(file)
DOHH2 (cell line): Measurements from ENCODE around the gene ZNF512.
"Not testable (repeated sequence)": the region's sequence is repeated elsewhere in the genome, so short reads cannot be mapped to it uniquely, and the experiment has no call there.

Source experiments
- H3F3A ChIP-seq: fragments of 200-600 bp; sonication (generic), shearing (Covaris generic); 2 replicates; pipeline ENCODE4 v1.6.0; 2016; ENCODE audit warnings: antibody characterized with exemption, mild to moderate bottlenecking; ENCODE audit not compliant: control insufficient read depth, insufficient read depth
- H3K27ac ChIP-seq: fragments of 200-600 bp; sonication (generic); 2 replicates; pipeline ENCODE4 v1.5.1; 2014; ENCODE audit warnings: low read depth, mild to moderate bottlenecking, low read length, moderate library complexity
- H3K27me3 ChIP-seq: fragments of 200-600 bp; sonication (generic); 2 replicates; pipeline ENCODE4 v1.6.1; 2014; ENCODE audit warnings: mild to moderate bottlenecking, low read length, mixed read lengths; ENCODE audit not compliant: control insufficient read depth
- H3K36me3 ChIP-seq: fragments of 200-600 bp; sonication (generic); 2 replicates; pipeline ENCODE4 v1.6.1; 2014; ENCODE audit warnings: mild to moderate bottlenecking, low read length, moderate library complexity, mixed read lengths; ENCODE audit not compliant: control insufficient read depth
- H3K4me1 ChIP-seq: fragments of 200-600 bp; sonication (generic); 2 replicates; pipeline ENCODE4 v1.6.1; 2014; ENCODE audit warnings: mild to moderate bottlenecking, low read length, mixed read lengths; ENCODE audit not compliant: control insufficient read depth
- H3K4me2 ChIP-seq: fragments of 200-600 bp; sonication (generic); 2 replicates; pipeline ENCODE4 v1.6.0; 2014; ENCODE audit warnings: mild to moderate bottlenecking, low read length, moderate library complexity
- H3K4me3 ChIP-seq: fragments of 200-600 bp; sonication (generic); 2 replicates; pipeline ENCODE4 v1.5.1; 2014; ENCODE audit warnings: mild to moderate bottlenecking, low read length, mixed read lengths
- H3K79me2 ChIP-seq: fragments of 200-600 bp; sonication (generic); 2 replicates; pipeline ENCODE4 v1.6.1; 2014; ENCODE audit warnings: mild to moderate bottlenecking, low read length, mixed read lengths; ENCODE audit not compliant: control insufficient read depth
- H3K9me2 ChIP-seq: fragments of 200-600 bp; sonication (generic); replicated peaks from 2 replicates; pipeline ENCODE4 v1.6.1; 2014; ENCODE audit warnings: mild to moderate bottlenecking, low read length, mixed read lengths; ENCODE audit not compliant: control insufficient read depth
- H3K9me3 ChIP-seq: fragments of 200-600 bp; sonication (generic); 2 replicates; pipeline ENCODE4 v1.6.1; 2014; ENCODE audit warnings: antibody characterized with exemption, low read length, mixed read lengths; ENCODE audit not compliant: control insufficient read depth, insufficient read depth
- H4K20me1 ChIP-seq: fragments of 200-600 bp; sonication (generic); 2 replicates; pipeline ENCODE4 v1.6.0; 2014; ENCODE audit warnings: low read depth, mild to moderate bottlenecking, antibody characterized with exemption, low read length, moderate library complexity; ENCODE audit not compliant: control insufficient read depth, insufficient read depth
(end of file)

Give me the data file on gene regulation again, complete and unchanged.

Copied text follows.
DOHH2 (cell line): Measurements from ENCODE around the gene ZNF512.
"Not testable (repeated sequence)": the region's sequence is repeated elsewhere in the genome, so short reads cannot be mapped to it uniquely, and the experiment has no call there.

Source experiments
- H3F3A ChIP-seq: fragments of 200-600 bp; sonication (generic), shearing (Covaris generic); 2 replicates; pipeline ENCODE4 v1.6.0; 2016; ENCODE audit warnings: antibody characterized with exemption, mild to moderate bottlenecking; ENCODE audit not compliant: control insufficient read depth, insufficient read depth
- H3K27ac ChIP-seq: fragments of 200-600 bp; sonication (generic); 2 replicates; pipeline ENCODE4 v1.5.1; 2014; ENCODE audit warnings: low read depth, mild to moderate bottlenecking, low read length, moderate library complexity
- H3K27me3 ChIP-seq: fragments of 200-600 bp; sonication (generic); 2 replicates; pipeline ENCODE4 v1.6.1; 2014; ENCODE audit warnings: mild to moderate bottlenecking, low read length, mixed read lengths; ENCODE audit not compliant: control insufficient read depth
- H3K36me3 ChIP-seq: fragments of 200-600 bp; sonication (generic); 2 replicates; pipeline ENCODE4 v1.6.1; 2014; ENCODE audit warnings: mild to moderate bottlenecking, low read length, moderate library complexity, mixed read lengths; ENCODE audit not compliant: control insufficient read depth
- H3K4me1 ChIP-seq: fragments of 200-600 bp; sonication (generic); 2 replicates; pipeline ENCODE4 v1.6.1; 2014; ENCODE audit warnings: mild to moderate bottlenecking, low read length, mixed read lengths; ENCODE audit not compliant: control insufficient read depth
- H3K4me2 ChIP-seq: fragments of 200-600 bp; sonication (generic); 2 replicates; pipeline ENCODE4 v1.6.0; 2014; ENCODE audit warnings: mild to moderate bottlenecking, low read length, moderate library complexity
- H3K4me3 ChIP-seq: fragments of 200-600 bp; sonication (generic); 2 replicates; pipeline ENCODE4 v1.5.1; 2014; ENCODE audit warnings: mild to moderate bottlenecking, low read length, mixed read lengths
- H3K79me2 ChIP-seq: fragments of 200-600 bp; sonication (generic); 2 replicates; pipeline ENCODE4 v1.6.1; 2014; ENCODE audit warnings: mild to moderate bottlenecking, low read length, mixed read lengths; ENCODE audit not compliant: control insufficient read depth
- H3K9me2 ChIP-seq: fragments of 200-600 bp; sonication (generic); replicated peaks from 2 replicates; pipeline ENCODE4 v1.6.1; 2014; ENCODE audit warnings: mild to moderate bottlenecking, low read length, mixed read lengths; ENCODE audit not compliant: control insufficient read depth
- H3K9me3 ChIP-seq: fragments of 200-600 bp; sonication (generic); 2 replicates; pipeline ENCODE4 v1.6.1; 2014; ENCODE audit warnings: antibody characterized with exemption, low read length, mixed read lengths; ENCODE audit not compliant: control insufficient read depth, insufficient read depth
- H4K20me1 ChIP-seq: fragments of 200-600 bp; sonication (generic); 2 replicates; pipeline ENCODE4 v1.6.0; 2014; ENCODE audit warnings: low read depth, mild to moderate bottlenecking, antibody characterized with exemption, low read length, moderate library complexity; ENCODE audit not compliant: control insufficient read depth, insufficient read depth